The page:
Packaging and food waste are some of the most common things in your daily life that you recycle. Paper, plastic and glass are processed for reuse, while food scraps are turned into compost that enriches the soil and helps reduce landfill emissions. But what about old clothes?
Most people donate their old clothes or throw them away if they are torn or excessively worn. However, old clothing can be recycled, which provides a significant reduction in waste and offers valuable materials for many industries.
Clothing recycling rarely receives the attention it deserves, and spreading the word can make a difference.
Why recycle your clothes?
Recycling your clothes helps reduce landfill waste and protects the environment (and human health) from toxic chemicals in clothing.
How much do clothes contribute to landfills?
In the United States, up to 85% of textiles end up in landfills or are incinerated. Much of that discarded clothing comes from retailers who throw out leftover stock once new items arrive for the next season. This adds up to millions of tons of fabric waste that burden landfills and require thousands of man-hours to process.
Effect of discarded clothing on the environment
The materials that make up your clothing can take anywhere from a year to more than two centuries to decompose. Shirts, dresses, shoes, boots, jackets, belts, hats and many other items contain a variety of chemicals that are used in their production. That is why it is vital to purchase clothing from manufacturers that use chemical testing of their garments.
While recycling your clothing is always best, if you decide to donate or throw away your old clothes, it is essential to know that these items do not contain substances that burden the environment with their toxicity. Runoff from landfills can reach groundwater and, at the same time, affect wildlife in the area.
The recycling process
The clothing recycling process begins by collecting clothing from households and sorting it into categories according to its material composition. Some clothing contains pieces of plastic, leather or wood that need to be removed. Once the fabric is separated, it is converted into fiber that is used in everything from carpeting and furniture to material for the automotive industry.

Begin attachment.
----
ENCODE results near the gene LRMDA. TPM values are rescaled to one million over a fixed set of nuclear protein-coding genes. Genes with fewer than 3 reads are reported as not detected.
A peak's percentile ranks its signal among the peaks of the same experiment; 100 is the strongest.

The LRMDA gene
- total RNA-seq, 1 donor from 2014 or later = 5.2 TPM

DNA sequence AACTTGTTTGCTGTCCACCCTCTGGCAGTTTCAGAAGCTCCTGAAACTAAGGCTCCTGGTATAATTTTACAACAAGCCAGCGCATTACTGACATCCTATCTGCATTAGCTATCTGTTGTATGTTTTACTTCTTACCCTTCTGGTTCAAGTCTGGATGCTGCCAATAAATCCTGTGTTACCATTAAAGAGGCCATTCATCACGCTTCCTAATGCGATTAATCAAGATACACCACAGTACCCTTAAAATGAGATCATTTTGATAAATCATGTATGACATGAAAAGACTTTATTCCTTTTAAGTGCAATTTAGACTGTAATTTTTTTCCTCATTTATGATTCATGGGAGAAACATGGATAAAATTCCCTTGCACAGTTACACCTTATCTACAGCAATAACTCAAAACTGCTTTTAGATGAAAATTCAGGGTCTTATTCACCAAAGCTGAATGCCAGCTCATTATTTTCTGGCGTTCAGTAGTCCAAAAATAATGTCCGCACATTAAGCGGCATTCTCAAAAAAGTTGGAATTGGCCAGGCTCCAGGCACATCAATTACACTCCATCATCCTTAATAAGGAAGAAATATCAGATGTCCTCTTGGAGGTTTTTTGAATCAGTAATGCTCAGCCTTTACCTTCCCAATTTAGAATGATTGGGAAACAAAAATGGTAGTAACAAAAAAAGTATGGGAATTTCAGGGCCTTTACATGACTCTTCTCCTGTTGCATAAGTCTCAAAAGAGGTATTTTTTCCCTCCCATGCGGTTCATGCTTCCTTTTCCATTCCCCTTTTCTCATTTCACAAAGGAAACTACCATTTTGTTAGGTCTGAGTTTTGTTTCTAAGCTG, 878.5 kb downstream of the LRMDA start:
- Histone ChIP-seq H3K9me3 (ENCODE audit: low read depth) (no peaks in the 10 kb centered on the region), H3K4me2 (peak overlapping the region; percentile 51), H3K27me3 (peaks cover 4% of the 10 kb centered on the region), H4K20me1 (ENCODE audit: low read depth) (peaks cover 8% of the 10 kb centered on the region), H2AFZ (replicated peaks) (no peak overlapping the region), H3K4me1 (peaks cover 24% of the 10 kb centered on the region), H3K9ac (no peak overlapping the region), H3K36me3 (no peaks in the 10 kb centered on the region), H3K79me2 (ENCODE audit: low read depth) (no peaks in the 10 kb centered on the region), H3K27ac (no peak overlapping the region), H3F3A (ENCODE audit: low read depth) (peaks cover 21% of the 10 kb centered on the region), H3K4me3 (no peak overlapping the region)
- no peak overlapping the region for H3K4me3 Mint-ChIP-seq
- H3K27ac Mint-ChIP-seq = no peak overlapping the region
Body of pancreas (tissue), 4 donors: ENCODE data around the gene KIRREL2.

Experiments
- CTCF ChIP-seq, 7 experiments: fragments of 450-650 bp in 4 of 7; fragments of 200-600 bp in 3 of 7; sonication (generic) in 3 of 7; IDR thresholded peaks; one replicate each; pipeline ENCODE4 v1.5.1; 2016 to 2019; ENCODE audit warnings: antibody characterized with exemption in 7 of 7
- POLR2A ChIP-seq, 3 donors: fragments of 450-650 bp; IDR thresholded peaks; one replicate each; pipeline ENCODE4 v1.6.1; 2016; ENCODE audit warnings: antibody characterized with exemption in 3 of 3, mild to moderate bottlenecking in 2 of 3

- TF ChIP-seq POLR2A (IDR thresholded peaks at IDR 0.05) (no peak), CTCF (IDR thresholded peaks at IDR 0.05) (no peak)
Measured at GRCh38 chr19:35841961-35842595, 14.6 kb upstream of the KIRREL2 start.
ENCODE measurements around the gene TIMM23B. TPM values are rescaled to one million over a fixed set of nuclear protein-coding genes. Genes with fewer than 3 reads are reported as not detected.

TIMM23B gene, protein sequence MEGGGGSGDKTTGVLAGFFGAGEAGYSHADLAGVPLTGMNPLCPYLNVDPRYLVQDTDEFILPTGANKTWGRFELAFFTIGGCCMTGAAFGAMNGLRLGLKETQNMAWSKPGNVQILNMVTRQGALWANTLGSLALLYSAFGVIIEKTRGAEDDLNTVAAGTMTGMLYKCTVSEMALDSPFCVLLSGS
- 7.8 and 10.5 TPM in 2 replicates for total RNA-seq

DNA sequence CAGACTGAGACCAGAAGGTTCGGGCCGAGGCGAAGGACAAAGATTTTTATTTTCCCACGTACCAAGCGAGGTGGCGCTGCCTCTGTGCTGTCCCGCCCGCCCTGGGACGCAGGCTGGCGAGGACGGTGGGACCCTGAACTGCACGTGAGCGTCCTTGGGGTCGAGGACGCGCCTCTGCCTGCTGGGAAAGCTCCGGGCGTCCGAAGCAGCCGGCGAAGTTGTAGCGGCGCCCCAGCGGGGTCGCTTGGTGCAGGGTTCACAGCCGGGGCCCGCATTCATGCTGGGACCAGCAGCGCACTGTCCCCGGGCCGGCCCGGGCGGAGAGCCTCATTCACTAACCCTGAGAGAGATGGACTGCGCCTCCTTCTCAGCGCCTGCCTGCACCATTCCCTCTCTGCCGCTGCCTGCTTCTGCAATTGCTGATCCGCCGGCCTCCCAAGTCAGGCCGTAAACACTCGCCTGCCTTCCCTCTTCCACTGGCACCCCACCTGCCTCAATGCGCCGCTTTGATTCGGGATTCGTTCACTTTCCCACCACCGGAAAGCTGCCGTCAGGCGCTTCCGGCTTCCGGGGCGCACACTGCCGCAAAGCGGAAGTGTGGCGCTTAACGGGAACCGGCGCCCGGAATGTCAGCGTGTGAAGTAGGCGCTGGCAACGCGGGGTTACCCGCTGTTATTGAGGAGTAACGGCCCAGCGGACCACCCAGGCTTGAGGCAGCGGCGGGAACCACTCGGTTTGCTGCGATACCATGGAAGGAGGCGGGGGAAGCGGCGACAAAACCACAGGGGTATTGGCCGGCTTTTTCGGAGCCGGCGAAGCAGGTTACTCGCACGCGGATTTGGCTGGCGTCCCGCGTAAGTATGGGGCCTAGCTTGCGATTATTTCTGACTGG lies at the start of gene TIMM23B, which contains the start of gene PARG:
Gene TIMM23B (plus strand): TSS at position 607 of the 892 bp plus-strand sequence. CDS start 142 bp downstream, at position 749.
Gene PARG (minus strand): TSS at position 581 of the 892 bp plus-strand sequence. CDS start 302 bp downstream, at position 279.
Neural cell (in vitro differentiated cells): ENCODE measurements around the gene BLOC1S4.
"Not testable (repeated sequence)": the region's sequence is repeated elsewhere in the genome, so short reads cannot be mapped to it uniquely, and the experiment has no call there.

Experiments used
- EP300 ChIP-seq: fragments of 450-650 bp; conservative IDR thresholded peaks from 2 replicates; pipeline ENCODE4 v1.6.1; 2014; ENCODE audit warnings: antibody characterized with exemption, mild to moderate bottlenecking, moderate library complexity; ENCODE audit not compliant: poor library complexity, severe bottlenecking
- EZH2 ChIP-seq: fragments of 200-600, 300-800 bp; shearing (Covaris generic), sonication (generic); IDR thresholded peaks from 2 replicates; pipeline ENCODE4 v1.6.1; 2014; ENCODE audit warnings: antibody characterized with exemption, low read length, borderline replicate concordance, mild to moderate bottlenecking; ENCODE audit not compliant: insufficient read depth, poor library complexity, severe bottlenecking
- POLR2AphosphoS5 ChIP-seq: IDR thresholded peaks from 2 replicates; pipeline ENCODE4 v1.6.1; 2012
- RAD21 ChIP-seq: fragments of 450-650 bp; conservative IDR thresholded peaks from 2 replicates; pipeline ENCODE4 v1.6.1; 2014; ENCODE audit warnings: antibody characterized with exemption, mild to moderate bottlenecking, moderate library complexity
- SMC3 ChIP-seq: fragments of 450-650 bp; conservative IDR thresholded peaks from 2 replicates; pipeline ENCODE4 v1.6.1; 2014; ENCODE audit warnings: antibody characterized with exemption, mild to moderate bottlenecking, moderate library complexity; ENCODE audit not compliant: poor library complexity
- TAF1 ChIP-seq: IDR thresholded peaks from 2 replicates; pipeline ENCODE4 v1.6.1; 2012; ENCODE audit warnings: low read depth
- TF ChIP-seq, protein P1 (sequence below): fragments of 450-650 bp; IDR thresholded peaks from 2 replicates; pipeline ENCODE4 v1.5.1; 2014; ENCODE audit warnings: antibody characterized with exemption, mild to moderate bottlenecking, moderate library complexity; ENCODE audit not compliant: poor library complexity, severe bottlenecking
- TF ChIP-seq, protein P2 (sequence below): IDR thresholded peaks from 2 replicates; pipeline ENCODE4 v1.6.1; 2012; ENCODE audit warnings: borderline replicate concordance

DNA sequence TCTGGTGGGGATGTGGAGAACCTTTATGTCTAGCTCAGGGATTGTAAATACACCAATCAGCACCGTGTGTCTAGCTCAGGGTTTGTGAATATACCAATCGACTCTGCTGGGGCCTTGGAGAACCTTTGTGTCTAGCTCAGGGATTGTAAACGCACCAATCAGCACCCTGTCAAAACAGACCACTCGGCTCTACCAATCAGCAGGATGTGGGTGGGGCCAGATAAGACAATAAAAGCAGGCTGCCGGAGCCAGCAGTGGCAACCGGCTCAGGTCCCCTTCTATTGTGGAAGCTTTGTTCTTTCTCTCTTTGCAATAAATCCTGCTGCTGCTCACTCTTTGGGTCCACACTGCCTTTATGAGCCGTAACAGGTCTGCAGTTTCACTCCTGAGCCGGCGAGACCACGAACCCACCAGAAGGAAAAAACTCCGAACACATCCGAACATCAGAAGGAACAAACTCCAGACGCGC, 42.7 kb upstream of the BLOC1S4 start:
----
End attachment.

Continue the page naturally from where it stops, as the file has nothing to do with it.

Most clothing can be recycled, as long as it is clean and dry. This also includes other fabrics, such as bedding or furniture covers.
Most of the clothing that is recycled does not end up as new clothing. This is partly due to the fact that many garments are made of fabrics with combinations such as labels, zippers or threads made of different materials. Sorting these textiles for recycling can be time consuming.
One thing you can do to make sure your clothing is recycled is to remove items such as buttons or zippers before recycling. hyperspectral cameras are also being developed.
Doing your part
Luckily, recycling your clothes is something you can do without much effort.
Start by donating any items in good condition that you don’t plan to use. Organizations like the American Red Cross, the Salvation Army and local homeless shelters are places that will gladly accept your clothing.
If you enjoy gardening, you can create a compost pile where old cotton shirts can help enrich the soil for your crops. You can also look for a clothing recycling program in your area or make an effort to take your old items to a recycling garbage can in a nearby town.
Creating a healthier environment through sustainable practices is not just about radical changes at the national and international level. Small changes in our daily behavior can add up to huge gains that end up eclipsing even the most ambitious government policies. Clothing recycling is one such change.